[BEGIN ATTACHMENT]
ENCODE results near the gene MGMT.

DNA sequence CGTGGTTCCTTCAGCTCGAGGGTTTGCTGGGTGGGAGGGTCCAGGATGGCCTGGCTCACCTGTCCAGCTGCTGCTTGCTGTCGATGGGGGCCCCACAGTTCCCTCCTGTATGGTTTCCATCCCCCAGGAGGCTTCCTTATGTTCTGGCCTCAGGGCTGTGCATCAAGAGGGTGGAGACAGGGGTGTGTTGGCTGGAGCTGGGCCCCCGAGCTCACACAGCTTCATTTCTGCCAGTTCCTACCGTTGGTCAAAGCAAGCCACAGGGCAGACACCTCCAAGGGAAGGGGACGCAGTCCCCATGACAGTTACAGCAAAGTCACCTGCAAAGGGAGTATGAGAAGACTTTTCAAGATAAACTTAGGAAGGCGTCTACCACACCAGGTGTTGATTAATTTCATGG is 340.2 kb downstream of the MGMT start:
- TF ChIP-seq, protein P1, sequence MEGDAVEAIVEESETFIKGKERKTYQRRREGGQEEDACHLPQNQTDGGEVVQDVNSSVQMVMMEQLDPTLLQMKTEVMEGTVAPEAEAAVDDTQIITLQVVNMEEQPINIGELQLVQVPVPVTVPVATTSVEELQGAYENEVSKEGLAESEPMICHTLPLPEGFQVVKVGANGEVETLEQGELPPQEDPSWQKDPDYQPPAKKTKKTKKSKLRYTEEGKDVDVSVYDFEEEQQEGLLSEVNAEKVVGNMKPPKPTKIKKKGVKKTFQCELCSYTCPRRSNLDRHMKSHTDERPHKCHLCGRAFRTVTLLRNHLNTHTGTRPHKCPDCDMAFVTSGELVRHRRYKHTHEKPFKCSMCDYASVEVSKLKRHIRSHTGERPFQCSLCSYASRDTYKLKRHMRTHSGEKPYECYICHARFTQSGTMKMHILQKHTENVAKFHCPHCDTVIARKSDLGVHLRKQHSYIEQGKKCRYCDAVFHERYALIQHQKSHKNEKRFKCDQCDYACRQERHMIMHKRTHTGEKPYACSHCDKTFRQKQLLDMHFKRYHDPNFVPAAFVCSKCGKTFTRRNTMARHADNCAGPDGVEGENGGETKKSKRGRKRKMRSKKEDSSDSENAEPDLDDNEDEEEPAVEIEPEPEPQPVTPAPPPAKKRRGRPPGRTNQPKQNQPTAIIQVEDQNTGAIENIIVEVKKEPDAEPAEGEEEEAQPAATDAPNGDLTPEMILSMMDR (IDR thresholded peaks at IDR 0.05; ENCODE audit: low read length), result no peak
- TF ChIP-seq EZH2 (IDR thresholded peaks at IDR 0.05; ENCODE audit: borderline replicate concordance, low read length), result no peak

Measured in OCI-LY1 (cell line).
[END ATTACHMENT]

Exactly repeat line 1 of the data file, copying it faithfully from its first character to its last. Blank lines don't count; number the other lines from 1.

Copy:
ENCODE results near the gene MGMT.